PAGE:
If you’re used to using traditional transcripts to create the record of a deposition, you may be wondering whether there is any advantage in switching to the format of a video deposition. The answer? It depends.
Video depositions cost a little more but, depending on your case, they may be worth the incremental expense. As any regular user of social media knows, video is a popular medium for conveying information, which is why a video may be more effective in capturing – and keeping – a jury’s attention.
Video allows testimony to come to life, showing facial expressions, gestures, and nuances which cannot be included in a written transcription. And video offers rich opportunities for counsel, even when it is used to visualize the written record: good printed testimony of a credible witness can become powerfully great testimony when viewed as a video.
There are a couple of situations when experts recommend using video depositions for testimony as the medium of choice.In their Section of Litigation article, “Lights, Camera, Action: Taking, Defending and Using Video Depositions,” authors John H. Mathias, DavidM. Kroeger and Scott T. Schuttesuggestusing video depositions in two particular circumstances: by the plaintiff as an admission by a party opponent—as permitted by Rule 32(a)(2) of the Federal Rules of Civil Procedure and Federal Rule of Evidence 801(d)(2)—and to depose important witnesses who will not be available for trial.
Video depositions have additional uses, too. They can be a valuable reference tool when considering whether to use particular witnesses at trial, or when preparing for the direct- or cross-examination of those witnesses.
Do it yourself or let a professional handle it?
Video technology is as accessible as your smartphone and more affordable than ever, making it tempting to consider “going it alone”. But before setting up a camera, attorneys should check the rules of their state to see if they are permitted to record a video deposition on their own.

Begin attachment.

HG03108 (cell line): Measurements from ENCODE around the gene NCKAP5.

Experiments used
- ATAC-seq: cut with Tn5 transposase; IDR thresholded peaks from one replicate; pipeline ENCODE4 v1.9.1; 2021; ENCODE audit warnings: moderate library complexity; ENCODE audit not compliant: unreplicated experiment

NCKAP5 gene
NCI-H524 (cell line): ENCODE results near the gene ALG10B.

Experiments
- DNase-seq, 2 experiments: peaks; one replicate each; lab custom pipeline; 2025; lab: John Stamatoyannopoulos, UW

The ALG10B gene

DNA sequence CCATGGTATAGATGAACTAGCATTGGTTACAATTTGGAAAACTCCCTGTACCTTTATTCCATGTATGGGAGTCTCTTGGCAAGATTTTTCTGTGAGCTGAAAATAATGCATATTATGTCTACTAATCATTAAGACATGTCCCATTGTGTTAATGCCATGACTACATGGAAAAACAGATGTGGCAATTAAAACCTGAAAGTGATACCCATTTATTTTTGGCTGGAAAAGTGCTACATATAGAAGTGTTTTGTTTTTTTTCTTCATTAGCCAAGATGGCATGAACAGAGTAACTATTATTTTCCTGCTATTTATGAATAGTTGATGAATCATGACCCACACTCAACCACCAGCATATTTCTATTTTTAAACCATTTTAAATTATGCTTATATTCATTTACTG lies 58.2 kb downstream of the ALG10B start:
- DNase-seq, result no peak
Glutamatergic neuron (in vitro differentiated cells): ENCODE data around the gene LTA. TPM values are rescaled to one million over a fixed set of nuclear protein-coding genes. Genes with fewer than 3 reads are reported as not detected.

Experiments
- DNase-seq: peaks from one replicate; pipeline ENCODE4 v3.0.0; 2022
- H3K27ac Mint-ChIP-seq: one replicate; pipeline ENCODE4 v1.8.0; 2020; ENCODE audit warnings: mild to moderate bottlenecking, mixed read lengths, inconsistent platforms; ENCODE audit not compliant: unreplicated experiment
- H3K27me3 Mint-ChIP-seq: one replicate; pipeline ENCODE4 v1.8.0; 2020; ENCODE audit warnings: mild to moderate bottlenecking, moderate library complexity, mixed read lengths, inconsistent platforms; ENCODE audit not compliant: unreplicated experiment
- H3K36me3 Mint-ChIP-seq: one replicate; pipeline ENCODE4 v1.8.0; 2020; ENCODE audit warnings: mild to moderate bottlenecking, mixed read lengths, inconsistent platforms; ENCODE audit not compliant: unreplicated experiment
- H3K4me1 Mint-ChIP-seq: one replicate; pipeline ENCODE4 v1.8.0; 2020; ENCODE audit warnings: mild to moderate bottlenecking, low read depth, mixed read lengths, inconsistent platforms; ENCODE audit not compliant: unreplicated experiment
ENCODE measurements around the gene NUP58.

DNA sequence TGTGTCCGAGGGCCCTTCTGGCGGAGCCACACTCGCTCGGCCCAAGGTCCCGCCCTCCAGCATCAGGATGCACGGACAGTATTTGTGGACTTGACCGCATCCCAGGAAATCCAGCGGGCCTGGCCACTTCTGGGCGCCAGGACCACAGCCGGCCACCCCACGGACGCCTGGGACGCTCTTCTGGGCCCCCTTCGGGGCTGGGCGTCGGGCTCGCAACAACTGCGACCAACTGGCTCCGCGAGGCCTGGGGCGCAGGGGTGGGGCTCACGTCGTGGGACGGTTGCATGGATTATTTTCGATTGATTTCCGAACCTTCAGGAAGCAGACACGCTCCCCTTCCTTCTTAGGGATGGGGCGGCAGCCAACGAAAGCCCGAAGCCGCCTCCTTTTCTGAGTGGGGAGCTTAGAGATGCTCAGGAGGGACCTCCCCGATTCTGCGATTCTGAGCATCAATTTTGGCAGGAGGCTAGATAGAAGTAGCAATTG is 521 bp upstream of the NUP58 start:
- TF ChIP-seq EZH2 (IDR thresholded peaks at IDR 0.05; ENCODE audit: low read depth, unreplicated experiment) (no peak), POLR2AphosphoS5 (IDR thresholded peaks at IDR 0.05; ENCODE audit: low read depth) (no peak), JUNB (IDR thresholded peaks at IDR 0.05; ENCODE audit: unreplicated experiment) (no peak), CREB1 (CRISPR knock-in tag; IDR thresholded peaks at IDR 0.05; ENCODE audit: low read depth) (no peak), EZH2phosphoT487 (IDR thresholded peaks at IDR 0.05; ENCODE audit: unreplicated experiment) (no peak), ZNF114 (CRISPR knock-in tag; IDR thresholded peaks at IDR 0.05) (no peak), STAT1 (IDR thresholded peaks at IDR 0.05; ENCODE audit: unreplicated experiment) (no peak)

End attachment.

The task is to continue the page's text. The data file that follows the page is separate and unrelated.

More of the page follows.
Additionally, arguably the most important part of a video deposition is ensuring the testimony is clearly recorded for future review or reference. Monitoring the quality level of the input while the deposition is taking place is work best left to a professional videographer. A good rule of thumb to use in deciding whether or not to use a professional videographer for your deposition is to ask yourself how valuable the testimony is to your case – and what’s at stake if your amateur video turns out to be unusable.
Another advantage of video depositions is that the software allows lawyers to review and work on their depositions videos online, form anywhere, at any time. The types of software we use for video depositions at Misty Klapper& Associates lets you store your real-time transcription and video for later retrieval and review at your discretion. Using the software, you can annotate and index specific footage, create a searchable index, highlight and evaluate critical testimony, make clips of selected parts of the record to present at trial, and much more.
We’re happy to answer any questions you may have about using video depositions, or to help you schedule a videographer for your next deposition.